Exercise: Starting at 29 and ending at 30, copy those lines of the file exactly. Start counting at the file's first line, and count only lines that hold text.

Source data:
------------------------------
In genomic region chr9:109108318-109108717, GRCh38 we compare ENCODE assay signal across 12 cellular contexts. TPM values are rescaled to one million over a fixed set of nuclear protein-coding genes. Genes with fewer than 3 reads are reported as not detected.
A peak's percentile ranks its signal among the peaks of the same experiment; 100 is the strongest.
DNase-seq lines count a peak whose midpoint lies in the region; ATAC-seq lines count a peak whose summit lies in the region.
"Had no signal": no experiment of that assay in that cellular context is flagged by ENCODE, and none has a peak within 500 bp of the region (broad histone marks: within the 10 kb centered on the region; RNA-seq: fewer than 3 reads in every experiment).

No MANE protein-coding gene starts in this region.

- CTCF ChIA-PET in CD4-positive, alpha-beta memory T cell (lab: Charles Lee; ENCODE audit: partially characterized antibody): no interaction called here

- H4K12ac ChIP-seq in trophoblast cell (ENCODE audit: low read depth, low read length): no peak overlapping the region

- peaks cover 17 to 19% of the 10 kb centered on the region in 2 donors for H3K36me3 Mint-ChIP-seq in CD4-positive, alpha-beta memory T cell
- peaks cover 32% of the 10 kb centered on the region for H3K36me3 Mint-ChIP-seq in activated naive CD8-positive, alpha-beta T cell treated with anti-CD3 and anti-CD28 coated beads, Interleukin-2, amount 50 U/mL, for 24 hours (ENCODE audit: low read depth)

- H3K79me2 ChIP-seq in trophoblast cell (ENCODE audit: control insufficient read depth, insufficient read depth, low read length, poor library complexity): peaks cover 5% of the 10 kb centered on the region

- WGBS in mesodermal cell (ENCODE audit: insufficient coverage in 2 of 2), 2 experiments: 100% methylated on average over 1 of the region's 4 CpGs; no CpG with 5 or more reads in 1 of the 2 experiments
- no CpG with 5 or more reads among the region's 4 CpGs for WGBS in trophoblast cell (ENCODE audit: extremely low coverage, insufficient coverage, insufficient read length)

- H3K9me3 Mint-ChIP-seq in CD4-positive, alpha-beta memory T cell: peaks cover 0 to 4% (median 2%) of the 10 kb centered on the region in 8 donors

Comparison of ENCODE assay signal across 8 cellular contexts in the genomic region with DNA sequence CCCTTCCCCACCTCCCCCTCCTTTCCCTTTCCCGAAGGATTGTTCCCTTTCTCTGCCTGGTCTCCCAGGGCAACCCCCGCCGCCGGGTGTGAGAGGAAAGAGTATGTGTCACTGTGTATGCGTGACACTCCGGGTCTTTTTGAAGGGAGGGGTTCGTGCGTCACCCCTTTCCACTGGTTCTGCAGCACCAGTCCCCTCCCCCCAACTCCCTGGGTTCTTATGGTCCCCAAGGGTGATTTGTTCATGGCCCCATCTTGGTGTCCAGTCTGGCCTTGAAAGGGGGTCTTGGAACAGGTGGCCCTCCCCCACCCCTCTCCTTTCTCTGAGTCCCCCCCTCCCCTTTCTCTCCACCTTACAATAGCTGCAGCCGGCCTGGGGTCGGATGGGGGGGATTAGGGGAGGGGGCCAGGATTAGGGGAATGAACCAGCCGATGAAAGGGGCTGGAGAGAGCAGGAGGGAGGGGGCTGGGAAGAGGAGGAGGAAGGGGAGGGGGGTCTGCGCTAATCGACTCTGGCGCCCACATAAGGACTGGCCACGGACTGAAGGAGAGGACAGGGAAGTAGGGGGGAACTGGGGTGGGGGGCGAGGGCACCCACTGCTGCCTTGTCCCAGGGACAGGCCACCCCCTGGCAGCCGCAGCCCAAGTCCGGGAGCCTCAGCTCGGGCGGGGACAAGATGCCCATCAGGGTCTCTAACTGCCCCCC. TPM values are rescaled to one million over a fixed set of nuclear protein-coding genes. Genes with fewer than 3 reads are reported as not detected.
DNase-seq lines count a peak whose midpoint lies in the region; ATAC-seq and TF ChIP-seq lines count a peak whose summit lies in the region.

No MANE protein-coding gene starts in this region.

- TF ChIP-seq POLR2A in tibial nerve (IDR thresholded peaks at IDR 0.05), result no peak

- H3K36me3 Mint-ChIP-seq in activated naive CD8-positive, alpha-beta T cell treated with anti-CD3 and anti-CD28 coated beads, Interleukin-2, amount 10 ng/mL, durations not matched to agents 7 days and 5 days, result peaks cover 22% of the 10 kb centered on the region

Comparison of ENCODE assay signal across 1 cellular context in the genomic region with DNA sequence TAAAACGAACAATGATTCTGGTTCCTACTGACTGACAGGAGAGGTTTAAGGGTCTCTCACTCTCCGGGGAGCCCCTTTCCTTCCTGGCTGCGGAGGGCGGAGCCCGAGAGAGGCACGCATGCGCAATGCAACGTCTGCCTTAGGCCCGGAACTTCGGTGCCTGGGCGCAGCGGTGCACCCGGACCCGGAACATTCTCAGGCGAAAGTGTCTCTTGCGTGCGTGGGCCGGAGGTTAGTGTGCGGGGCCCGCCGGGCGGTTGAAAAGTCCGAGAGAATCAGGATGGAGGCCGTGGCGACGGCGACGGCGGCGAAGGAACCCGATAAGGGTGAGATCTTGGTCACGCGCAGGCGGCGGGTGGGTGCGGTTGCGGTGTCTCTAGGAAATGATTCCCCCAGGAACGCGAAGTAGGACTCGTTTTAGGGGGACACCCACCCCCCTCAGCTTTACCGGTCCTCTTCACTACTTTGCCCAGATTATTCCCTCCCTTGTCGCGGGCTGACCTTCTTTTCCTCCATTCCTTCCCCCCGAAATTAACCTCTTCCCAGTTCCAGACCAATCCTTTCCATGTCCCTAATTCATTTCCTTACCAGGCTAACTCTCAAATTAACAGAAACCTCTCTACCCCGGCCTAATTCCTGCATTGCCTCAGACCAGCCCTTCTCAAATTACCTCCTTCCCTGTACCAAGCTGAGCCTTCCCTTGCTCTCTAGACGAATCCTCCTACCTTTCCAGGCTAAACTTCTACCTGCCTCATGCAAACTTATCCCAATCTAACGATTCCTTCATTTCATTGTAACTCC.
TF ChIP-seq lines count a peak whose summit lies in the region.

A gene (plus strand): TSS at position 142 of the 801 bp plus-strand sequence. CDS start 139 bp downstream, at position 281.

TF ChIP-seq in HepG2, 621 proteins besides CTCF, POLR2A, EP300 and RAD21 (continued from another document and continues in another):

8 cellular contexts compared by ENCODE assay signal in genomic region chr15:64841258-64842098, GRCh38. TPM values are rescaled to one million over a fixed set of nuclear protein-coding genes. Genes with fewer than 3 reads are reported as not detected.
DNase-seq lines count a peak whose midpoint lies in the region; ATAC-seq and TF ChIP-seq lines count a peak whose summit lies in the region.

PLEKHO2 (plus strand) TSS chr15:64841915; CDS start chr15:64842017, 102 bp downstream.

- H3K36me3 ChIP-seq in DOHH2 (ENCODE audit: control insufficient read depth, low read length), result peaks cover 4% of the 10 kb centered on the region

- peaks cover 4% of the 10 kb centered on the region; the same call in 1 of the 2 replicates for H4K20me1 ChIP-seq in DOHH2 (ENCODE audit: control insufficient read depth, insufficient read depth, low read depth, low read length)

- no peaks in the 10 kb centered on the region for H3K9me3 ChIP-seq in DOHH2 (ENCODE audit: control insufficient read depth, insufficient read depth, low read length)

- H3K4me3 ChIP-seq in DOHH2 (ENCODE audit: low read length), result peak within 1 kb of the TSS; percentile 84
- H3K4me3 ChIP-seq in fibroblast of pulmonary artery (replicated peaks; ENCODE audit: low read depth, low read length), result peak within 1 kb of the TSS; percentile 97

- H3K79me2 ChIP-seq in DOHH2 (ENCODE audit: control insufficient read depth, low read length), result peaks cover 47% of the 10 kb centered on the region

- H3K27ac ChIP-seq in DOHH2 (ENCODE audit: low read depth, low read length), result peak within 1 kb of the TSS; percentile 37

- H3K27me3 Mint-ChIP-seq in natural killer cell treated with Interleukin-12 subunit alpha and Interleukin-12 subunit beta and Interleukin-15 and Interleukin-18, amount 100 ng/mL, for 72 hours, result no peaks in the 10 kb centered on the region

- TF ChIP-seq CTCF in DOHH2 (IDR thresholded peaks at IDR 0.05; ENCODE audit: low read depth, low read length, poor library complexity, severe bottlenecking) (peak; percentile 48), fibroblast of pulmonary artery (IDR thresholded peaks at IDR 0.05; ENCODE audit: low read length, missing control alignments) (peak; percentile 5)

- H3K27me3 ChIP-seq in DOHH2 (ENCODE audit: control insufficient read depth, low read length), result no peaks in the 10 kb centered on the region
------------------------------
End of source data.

- H3K4me3 ChIP-seq in DOHH2 (ENCODE audit: low read length), result peak within 1 kb of the TSS; percentile 84
- H3K4me3 ChIP-seq in fibroblast of pulmonary artery (replicated peaks; ENCODE audit: low read depth, low read length), result peak within 1 kb of the TSS; percentile 97